The regulator has expressed that it will seek to cement positive changes in culture and conduct going forward through the use of the above strengthened supervisory and enforcement strategies.

Summary of enforcement results

In the wake of the Financial Services Royal Commission in 2019, ASIC was criticised for failing to prosecute and monitor corporate misconduct. It is clear from the Enforcement Update that ASIC has been seeking to correct this perception and has taken advantage of enhanced funding, increased regulatory tools and stronger civil and criminal penalties.

In summary, for the period 1 July to 31 December 2019:

  • 297 criminal charges were laid in summary prosecutions for strict liability offences and 154 individuals charged in summary prosecutions for strict liability offences;

  • $12.9 million in civil penalties were imposed by the courts;

  • 48 individuals were removed or restricted from providing financial services or credit;

  • $22.2 million in compensation and remediation was paid to consumers and investors; and

  • 60 investigations were commenced and 40 investigations were completed.

Financial services

A highlight of ASIC’s Corporate Plan 2019-23 was that ASIC would prioritise the recommendations and referrals from the Financial Services Royal Commission, monitor superannuation and address harms caused through insurance.

The Enforcement Update reflects these key priorities and conveys that ASIC has seen an increase in financial services-related results, summarised in the table below (in addition to a number of ongoing investigations and court proceedings):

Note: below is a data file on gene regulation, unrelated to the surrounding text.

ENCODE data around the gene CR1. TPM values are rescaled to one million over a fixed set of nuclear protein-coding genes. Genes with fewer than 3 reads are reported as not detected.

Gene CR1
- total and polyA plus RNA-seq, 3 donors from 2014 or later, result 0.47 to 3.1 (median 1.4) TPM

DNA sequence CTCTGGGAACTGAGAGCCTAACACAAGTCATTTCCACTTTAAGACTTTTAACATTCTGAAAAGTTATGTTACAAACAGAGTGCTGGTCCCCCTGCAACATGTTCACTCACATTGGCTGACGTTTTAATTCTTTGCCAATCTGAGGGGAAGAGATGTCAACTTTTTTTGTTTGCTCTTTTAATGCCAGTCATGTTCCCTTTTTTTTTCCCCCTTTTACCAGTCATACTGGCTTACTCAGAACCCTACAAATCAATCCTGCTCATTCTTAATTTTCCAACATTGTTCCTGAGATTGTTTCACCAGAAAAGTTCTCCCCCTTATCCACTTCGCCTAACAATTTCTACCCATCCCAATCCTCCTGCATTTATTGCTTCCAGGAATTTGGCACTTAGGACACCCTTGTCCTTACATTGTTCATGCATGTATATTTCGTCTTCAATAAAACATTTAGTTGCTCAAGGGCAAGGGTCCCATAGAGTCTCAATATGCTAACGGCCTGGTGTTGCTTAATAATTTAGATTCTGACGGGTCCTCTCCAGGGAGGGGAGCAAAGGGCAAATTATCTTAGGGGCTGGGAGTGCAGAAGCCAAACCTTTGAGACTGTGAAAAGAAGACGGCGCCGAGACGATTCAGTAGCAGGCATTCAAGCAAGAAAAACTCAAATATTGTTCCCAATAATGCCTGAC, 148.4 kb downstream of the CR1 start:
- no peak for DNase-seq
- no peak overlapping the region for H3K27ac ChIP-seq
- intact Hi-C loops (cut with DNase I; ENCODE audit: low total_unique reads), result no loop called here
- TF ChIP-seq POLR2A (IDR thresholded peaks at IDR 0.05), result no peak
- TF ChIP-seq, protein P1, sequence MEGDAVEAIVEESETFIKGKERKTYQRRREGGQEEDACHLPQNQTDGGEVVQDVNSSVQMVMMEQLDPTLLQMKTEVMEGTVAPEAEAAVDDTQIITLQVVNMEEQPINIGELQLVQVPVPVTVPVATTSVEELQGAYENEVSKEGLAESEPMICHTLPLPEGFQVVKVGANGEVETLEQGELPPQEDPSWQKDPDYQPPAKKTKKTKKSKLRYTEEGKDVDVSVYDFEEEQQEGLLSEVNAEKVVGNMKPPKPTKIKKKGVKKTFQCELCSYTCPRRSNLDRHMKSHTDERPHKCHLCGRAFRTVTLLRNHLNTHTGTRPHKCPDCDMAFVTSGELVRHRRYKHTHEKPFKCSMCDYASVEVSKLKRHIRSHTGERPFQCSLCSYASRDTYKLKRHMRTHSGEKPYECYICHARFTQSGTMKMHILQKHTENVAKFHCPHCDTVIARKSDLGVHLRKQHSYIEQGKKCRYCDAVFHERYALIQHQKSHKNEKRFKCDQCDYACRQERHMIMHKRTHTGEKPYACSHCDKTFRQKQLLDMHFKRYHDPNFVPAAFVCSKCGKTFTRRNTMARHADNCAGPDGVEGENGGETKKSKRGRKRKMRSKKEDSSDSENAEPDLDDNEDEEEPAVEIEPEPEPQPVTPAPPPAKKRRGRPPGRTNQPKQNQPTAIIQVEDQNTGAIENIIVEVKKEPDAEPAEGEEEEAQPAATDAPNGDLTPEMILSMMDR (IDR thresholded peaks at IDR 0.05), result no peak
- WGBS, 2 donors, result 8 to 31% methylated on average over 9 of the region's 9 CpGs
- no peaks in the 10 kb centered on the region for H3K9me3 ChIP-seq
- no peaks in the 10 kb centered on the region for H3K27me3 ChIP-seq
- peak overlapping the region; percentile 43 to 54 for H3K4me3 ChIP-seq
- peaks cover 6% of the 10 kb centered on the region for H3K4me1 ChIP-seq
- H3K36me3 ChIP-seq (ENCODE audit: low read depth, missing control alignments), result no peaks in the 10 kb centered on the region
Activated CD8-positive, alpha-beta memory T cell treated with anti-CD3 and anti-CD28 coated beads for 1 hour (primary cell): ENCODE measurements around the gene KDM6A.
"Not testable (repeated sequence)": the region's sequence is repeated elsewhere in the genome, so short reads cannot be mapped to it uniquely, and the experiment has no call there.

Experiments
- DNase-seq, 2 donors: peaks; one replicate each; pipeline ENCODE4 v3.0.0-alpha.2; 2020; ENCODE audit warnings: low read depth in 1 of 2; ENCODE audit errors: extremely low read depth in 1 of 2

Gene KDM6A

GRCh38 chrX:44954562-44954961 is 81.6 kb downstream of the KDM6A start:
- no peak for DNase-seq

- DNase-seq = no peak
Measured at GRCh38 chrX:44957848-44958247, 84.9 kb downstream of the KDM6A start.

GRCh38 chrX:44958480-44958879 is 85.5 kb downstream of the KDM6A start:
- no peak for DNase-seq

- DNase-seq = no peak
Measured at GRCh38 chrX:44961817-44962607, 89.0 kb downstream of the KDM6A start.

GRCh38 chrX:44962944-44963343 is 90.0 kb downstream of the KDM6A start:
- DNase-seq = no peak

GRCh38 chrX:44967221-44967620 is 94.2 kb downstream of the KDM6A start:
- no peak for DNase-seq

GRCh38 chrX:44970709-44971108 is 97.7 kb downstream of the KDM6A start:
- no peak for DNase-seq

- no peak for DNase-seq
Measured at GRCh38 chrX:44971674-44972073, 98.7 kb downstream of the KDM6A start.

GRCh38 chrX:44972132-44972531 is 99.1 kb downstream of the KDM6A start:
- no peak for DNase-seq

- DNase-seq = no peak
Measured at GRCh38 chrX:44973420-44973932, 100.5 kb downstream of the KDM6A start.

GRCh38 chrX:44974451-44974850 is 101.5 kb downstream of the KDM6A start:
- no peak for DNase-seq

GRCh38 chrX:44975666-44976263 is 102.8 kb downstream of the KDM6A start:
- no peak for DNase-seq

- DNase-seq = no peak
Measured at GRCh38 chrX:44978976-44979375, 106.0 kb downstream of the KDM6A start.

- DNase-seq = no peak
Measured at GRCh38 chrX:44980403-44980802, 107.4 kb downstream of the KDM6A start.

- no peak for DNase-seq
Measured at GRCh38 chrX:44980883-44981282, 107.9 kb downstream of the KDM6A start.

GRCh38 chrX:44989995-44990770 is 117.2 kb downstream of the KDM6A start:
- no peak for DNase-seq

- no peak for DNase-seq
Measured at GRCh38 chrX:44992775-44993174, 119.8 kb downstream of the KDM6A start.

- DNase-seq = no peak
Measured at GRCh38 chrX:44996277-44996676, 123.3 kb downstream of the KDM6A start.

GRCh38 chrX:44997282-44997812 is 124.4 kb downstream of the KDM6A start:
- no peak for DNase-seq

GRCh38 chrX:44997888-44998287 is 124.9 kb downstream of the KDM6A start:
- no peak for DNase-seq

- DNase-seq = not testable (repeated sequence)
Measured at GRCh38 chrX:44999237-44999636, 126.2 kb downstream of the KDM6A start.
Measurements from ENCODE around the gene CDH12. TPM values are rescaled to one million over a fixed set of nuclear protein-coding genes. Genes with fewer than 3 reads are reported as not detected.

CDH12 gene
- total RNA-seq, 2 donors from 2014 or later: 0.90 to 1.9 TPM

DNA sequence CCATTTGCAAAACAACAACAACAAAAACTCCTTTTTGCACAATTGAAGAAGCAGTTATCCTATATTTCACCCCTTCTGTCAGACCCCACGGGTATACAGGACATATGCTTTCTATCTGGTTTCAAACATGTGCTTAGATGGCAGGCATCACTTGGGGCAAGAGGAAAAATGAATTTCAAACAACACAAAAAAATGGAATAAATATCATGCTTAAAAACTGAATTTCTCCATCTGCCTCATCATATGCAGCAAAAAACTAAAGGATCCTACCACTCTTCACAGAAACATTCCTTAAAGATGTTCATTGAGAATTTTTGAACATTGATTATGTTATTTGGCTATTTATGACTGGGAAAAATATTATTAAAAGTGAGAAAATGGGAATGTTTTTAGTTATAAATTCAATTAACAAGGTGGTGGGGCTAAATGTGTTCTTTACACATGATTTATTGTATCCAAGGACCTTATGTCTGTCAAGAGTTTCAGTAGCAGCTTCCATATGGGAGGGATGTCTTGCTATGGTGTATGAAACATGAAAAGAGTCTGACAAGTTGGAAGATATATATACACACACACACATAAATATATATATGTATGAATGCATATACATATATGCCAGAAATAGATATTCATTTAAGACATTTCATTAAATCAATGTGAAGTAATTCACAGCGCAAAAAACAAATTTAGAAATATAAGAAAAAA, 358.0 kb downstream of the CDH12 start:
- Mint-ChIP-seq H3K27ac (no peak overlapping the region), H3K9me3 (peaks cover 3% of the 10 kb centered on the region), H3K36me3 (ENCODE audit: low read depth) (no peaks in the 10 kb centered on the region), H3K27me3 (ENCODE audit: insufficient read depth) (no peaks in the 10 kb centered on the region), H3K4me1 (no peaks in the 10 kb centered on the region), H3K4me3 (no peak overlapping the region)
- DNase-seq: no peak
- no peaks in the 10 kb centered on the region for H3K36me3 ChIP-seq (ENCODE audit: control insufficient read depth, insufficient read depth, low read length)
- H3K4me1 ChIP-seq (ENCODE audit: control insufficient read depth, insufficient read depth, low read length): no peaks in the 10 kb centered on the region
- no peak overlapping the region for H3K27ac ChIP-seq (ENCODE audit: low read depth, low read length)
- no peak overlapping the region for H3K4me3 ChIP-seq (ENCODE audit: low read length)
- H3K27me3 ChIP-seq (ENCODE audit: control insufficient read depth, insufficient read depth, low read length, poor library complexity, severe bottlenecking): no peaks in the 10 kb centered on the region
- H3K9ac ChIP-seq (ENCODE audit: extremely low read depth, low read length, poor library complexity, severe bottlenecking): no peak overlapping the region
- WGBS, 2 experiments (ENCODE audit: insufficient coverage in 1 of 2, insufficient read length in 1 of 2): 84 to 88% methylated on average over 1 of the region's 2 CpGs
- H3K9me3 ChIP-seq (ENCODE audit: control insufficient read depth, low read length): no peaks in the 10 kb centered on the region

Misconduct type

Criminal case

Civil case

Administrative

Court enforceable undertaking

Remediation outcome

Total

Credit

1

0

8

0

1

10

Dishonest conduct, misleading statements

3

4

4

0

0

11

Misappropriation, theft, fraud

2

2

1

0

0

5

Other financial services misconduct

1

1

24

0

3

29

Total

7

7

37

0

4

55

An interesting case study in the Enforcement Update related to Westpac being ordered to pay $9.15 million penalty for 22 contraventions of the Corporations Act owing to poor financial advice from a failure to act in the best interests’ of clients. A key takeaway is that Australian financial services licensees are directly liable for breaches committed by their financial advisers, and the penalties can be severe.

What’s next?

The Enforcement Update has demonstrated that ASIC is willing and prepared to take action to protect markets and vulnerable individuals by pursuing financial services participants that breach laws and regulations. Although ASIC has indicated that it will shift its focus away from enforcement and investigation activities towards issues of immediate concern during COVID-19, financial services entities should not take this as an opportunity to relax their compliance with financial services laws.


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Litigation and Dispute Resolution Regulation

The content of this publication is for reference purposes only. It is current at the date of publication. This content does not constitute legal advice and should not be relied upon as such. Legal advice about your specific circumstances should always be obtained before taking any action based on this publication.